The December Cattle on Feed report showed November placements 103.6 percent of last year and marketings 105.3 percent of one year ago. November had one more business day than 2021. The December 1 on-feed total was 11.985 million head, down fractionally year over year at 99.6 percent of last year. The December report was well anticipated and should not provoke a large market reaction after the long holiday weekend. December is the sixth consecutive month of year over year decreases in feedlot inventories though the November and December totals were only slightly down from one year ago. The twelve-month average feedlot inventory continues to decline from the June peak but is declining very slowly.
Feedlot inventories have persisted well past the cyclical peak in cattle inventories. The total cow herd (and the beef cow herd) inventory peaked on January 1, 2019, with the 2018 calf crop the largest of the current cattle cycle. Estimated feeder supplies declined from the 2019 peak to 2020 but decreased only slightly going into 2021. Herd liquidation since 2019 has reduced heifer retention and added to feeder supplies despite declining calf crops following the cyclical peak. Total feedlot placements through November were up 2.7 percent in 2021 compared the previous year. Some of this was related to pandemic disruptions and delayed placements in 2020. Feedlot placements over 700 pounds are up 4.0 percent year over year for the January-November period, including a 2.7 percent year over year increase in placements over 900 pounds. Increased placements of heavier feeders is partially in response to higher feed costs this year. Placements of cattle under 700 pounds are up a scant 0.7 percent year over year.
However, the November placements contrasted with the year-to-date patterns. The 3.6 percent year over year increase in November placements was entirely made up of cattle under 700 pounds, up 7.0 percent year over year, with placements of feeders over 700 pounds down 0.7 percent compared to last year. November placements over 800 pounds were down 1.7 percent compared to last year. Placements of lightweight cattle are typically high in November with seasonally large numbers of spring-born calves. However, the increase may be somewhat exaggerated this year for several reasons. Drought limitations are likely contributing to increased placements, the result of reduced opportunities for backgrounding calves this winter. Additionally, drought may also be causing fewer heifers to be held as replacements and further increasing lightweight placements.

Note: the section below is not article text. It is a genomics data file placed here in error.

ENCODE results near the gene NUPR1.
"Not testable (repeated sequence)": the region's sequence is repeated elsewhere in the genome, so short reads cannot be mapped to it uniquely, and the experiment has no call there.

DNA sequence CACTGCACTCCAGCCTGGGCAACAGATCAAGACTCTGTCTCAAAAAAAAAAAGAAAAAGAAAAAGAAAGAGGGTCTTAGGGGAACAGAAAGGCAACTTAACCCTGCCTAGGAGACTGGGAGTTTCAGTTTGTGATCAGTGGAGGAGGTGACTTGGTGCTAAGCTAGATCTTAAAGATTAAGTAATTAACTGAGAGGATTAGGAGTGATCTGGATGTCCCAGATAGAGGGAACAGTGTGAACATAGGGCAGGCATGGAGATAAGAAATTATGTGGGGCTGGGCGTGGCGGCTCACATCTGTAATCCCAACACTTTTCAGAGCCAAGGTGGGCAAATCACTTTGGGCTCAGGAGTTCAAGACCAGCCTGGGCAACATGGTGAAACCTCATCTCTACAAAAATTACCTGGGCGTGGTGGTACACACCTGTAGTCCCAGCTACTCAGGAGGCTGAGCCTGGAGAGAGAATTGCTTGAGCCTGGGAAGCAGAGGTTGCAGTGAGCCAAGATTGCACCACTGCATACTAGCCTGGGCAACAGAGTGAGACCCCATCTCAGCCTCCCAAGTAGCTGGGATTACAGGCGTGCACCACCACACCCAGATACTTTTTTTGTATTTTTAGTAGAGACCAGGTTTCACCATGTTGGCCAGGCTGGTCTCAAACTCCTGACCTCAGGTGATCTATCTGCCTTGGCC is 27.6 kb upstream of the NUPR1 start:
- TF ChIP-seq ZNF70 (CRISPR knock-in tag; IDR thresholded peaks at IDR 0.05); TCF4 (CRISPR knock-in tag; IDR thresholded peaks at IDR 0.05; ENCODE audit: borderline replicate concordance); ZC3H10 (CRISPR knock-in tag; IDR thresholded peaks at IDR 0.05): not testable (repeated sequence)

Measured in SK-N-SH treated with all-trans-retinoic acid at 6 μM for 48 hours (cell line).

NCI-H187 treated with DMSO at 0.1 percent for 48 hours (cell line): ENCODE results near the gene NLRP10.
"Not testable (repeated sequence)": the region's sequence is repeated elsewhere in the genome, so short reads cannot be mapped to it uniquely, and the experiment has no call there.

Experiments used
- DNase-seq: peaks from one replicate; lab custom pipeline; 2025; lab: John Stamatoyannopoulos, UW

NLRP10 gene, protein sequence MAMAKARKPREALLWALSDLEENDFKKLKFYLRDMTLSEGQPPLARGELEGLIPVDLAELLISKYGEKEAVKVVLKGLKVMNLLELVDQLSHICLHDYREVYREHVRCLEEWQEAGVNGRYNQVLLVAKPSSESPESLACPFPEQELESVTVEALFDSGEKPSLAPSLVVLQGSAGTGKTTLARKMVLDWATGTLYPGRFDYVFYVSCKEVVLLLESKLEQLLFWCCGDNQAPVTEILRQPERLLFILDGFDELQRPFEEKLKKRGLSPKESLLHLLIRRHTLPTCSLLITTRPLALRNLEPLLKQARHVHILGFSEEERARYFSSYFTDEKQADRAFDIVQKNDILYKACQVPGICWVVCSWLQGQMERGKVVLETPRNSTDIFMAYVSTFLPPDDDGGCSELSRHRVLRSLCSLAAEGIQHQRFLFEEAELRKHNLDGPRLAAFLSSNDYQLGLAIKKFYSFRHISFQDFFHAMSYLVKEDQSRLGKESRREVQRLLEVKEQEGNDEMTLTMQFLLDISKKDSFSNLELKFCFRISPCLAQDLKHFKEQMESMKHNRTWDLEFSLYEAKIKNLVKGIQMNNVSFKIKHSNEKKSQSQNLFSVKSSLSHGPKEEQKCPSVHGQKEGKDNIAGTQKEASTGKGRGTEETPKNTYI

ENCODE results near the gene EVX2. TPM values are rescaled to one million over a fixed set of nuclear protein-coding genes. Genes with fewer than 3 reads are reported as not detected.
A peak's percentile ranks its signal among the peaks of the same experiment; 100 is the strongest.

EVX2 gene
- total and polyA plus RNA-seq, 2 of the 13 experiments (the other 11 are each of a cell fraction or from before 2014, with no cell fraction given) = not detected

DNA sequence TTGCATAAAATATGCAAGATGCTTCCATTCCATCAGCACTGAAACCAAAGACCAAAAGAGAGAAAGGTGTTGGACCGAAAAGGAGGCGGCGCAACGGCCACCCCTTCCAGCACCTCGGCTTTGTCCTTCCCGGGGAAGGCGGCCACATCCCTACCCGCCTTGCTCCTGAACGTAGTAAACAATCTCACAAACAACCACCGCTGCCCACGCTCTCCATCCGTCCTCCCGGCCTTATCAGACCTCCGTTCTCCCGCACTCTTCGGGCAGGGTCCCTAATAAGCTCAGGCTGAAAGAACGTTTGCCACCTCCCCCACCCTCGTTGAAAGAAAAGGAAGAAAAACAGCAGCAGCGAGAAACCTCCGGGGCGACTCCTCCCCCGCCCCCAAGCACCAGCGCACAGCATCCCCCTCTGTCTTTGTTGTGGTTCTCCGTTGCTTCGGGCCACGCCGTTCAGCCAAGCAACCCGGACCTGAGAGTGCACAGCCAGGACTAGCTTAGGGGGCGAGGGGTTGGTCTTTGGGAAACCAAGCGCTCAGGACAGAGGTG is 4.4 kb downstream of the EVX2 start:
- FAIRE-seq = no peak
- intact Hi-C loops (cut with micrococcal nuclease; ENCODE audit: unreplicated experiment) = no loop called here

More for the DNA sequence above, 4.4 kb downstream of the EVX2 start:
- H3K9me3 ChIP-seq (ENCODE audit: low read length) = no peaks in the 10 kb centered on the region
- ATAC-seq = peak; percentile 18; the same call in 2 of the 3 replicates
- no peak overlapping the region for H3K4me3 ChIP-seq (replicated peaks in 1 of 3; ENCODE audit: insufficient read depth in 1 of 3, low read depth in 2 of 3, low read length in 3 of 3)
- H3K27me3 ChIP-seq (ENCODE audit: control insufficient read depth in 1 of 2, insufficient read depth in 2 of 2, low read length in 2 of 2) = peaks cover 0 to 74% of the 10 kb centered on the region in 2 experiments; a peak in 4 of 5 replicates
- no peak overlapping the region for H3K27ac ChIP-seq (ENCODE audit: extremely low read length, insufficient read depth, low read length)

Finally, feedlots may be placing more lightweight cattle simply because overall feeder supplies are declining. As feeder supplies decrease, feedlots will, for a few months, be able to hold feedlot inventories by placing smaller cattle, essentially borrowing against future feeder supplies. Lightweight placements will also add more days on feed and further extend feedlot inventories for a period of time. However, as 2022 proceeds, smaller feeder cattle supplies will result in more pronounced decreases in feedlot inventories.
Cattle industry supply dynamics are always slow to develop and have been further disrupted by the pandemic in 2020 and 2021. Drought may add additional herd dynamics in the coming year, but tighter cattle supplies should be more evident across the industry in the coming year.
(Derrell S. Peel is a livestock marketing specialist for Oklahoma State University)